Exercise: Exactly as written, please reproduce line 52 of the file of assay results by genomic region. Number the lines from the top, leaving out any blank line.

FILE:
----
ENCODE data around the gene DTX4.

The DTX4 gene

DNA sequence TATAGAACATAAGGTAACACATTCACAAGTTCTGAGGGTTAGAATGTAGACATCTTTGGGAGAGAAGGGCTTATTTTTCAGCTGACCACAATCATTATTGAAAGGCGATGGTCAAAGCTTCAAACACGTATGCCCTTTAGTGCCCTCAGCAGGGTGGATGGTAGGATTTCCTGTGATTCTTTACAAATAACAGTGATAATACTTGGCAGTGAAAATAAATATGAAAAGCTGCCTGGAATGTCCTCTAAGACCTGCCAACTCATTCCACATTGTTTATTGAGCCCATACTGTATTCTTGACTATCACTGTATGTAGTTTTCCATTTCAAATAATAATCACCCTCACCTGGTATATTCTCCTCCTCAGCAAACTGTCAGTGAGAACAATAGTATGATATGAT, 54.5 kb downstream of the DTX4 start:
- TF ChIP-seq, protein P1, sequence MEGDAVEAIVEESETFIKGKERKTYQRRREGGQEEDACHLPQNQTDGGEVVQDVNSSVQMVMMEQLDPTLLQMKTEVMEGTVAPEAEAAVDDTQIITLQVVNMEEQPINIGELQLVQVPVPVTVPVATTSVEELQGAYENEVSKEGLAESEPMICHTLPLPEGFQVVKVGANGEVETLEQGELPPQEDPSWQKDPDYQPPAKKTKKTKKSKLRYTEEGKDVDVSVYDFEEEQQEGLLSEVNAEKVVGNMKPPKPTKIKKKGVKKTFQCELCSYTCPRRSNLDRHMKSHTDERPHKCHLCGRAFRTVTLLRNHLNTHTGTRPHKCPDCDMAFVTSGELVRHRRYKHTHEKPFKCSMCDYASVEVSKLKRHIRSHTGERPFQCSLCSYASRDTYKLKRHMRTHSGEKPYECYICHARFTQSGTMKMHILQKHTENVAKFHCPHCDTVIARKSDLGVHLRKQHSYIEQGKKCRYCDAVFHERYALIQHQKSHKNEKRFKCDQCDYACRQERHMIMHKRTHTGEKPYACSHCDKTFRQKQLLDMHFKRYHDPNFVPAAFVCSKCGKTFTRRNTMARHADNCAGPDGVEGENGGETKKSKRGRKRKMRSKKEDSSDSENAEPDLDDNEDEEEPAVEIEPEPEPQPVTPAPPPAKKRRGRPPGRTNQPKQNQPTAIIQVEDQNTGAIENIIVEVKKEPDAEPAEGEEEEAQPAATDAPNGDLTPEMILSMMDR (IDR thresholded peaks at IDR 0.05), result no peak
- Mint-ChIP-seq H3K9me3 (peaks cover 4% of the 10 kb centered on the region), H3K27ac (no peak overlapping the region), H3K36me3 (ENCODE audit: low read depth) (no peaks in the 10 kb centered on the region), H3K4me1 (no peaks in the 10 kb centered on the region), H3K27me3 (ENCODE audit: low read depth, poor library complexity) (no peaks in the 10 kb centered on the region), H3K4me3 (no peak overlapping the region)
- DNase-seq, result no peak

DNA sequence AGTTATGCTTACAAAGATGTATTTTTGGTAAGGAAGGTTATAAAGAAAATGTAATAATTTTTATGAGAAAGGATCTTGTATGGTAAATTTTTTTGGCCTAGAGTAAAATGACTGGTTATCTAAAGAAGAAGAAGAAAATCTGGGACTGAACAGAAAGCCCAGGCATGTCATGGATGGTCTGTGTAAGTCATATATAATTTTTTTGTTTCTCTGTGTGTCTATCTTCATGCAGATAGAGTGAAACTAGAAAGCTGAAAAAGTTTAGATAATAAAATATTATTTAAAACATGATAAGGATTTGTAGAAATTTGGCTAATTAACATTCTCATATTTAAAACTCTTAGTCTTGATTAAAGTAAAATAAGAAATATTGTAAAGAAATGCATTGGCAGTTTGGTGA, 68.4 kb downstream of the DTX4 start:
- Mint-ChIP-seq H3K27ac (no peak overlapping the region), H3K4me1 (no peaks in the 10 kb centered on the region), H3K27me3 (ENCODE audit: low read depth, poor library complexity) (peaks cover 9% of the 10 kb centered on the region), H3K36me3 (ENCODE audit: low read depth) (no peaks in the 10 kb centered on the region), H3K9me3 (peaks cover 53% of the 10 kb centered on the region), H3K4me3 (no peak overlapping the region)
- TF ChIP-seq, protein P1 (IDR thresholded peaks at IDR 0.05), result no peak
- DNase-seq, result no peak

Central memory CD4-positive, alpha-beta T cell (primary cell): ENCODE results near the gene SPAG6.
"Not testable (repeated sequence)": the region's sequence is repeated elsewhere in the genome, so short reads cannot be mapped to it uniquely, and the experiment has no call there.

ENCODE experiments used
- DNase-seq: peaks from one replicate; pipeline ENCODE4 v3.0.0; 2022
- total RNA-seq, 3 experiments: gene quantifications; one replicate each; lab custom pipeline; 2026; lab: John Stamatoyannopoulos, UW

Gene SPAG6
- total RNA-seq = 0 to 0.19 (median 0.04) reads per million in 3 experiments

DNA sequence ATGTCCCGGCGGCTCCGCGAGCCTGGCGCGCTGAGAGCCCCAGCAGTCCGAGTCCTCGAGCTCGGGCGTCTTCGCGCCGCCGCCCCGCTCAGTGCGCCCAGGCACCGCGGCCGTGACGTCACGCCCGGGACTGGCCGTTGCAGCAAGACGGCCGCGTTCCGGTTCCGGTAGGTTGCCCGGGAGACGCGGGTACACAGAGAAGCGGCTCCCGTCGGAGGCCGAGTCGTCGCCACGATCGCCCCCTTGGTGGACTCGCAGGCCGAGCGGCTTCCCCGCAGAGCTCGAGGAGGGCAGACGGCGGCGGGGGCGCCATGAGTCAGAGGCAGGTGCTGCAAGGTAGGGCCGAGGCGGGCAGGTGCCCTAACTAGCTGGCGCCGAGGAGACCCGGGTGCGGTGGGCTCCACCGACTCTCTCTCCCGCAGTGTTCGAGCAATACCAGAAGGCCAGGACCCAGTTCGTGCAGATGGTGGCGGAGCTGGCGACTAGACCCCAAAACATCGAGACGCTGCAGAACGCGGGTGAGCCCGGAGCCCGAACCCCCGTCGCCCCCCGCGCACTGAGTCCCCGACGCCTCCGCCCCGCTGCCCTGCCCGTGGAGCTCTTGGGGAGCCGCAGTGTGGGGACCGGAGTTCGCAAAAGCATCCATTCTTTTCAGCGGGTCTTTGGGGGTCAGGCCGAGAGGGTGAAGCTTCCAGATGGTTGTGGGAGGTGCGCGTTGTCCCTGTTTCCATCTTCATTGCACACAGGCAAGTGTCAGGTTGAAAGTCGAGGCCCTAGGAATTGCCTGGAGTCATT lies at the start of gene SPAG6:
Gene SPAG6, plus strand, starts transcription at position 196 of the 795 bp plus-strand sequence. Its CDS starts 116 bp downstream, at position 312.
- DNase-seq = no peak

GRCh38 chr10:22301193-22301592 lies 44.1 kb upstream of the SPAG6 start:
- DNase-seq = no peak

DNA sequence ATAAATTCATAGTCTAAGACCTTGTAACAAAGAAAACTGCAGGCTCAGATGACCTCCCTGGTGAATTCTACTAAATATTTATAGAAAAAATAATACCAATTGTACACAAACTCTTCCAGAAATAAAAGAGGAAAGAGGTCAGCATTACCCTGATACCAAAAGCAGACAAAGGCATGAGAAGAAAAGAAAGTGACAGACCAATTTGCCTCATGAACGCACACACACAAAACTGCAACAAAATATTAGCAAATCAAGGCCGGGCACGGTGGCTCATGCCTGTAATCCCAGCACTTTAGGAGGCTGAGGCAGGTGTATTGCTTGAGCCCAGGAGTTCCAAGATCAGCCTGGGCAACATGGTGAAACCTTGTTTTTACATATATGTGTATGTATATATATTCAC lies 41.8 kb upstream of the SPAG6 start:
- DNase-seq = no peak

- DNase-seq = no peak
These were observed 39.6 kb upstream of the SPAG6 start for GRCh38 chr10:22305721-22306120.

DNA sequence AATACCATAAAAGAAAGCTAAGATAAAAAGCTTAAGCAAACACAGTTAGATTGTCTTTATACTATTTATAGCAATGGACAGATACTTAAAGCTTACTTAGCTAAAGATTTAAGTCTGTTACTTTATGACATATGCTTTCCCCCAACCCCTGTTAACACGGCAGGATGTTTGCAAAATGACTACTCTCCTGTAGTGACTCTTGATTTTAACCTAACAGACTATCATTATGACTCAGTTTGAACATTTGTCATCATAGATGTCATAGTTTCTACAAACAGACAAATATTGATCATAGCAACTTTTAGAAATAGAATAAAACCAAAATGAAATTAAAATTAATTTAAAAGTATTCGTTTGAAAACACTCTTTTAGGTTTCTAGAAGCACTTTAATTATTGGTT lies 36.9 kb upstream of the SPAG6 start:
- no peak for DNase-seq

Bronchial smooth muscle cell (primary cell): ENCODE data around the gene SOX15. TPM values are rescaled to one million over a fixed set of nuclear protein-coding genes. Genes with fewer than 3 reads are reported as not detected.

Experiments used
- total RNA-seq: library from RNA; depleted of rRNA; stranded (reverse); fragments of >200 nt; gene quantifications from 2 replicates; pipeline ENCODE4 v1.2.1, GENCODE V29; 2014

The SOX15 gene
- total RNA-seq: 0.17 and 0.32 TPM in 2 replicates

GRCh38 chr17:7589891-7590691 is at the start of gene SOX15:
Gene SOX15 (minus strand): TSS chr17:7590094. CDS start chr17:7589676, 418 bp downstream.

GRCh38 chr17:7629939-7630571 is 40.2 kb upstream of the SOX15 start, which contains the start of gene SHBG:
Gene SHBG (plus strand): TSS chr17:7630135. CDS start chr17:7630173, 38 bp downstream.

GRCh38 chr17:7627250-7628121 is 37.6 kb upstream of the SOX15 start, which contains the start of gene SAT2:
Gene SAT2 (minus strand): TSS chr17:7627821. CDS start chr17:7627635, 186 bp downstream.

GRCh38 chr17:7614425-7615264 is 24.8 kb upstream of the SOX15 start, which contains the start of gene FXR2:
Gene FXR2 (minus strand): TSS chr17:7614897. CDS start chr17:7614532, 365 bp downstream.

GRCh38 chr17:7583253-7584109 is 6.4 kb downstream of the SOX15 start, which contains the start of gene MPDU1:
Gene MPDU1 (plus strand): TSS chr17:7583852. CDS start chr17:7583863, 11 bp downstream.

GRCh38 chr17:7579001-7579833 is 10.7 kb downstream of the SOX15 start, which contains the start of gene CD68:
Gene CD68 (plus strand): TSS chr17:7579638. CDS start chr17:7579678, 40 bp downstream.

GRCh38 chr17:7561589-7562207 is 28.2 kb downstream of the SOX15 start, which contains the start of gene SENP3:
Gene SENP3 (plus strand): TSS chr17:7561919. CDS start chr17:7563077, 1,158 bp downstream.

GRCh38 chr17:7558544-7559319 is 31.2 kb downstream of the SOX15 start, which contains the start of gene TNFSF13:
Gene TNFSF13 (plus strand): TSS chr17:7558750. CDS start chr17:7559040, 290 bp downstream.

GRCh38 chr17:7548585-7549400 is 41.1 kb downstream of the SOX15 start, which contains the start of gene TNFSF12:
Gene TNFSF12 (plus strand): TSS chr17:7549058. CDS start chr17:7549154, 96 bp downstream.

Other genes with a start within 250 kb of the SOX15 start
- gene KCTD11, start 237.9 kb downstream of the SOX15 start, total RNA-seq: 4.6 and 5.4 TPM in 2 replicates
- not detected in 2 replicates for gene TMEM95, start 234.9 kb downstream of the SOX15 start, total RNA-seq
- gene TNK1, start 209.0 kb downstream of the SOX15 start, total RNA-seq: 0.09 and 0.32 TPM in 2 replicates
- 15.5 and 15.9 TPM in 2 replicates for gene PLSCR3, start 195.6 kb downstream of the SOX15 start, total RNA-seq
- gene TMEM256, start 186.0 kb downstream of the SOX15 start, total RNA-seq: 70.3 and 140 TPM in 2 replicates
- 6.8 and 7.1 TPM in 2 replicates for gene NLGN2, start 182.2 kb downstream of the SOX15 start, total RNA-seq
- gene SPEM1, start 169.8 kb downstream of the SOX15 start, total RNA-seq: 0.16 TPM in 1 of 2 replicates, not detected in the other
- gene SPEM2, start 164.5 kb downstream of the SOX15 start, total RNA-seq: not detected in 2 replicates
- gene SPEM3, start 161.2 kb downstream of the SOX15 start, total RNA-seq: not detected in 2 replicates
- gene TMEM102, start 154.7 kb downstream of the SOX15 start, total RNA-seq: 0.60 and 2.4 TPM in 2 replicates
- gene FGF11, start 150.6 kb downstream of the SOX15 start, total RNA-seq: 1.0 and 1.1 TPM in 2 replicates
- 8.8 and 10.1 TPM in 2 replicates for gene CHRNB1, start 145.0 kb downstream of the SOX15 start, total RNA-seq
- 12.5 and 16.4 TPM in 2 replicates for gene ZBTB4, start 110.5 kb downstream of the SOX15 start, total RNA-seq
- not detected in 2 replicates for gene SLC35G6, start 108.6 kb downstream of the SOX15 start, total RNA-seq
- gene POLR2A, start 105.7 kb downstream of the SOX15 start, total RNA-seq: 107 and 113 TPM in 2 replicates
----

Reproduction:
Other genes with a start within 250 kb of the SOX15 start